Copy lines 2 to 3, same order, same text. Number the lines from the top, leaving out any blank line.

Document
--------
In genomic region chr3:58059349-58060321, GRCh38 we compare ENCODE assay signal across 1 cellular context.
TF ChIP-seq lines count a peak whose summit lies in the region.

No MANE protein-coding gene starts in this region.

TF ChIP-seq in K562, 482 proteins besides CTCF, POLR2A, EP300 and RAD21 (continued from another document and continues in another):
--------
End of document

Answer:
TF ChIP-seq lines count a peak whose summit lies in the region.

No MANE protein-coding gene starts in this region.